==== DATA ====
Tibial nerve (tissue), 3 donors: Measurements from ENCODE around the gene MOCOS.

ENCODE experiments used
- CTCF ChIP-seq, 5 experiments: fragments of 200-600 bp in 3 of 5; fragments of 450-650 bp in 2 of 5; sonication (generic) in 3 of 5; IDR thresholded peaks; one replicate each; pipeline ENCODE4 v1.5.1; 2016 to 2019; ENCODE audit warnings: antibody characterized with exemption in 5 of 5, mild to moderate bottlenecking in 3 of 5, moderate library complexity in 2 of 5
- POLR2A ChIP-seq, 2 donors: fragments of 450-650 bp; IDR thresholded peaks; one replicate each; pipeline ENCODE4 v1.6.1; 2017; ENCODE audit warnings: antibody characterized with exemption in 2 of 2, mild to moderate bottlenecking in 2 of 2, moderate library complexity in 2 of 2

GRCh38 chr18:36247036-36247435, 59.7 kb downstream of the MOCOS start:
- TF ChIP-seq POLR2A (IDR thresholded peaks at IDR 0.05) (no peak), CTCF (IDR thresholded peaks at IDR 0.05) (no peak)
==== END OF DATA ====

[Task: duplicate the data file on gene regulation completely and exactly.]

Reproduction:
Tibial nerve (tissue), 3 donors: Measurements from ENCODE around the gene MOCOS.

ENCODE experiments used
- CTCF ChIP-seq, 5 experiments: fragments of 200-600 bp in 3 of 5; fragments of 450-650 bp in 2 of 5; sonication (generic) in 3 of 5; IDR thresholded peaks; one replicate each; pipeline ENCODE4 v1.5.1; 2016 to 2019; ENCODE audit warnings: antibody characterized with exemption in 5 of 5, mild to moderate bottlenecking in 3 of 5, moderate library complexity in 2 of 5
- POLR2A ChIP-seq, 2 donors: fragments of 450-650 bp; IDR thresholded peaks; one replicate each; pipeline ENCODE4 v1.6.1; 2017; ENCODE audit warnings: antibody characterized with exemption in 2 of 2, mild to moderate bottlenecking in 2 of 2, moderate library complexity in 2 of 2

GRCh38 chr18:36247036-36247435, 59.7 kb downstream of the MOCOS start:
- TF ChIP-seq POLR2A (IDR thresholded peaks at IDR 0.05) (no peak), CTCF (IDR thresholded peaks at IDR 0.05) (no peak)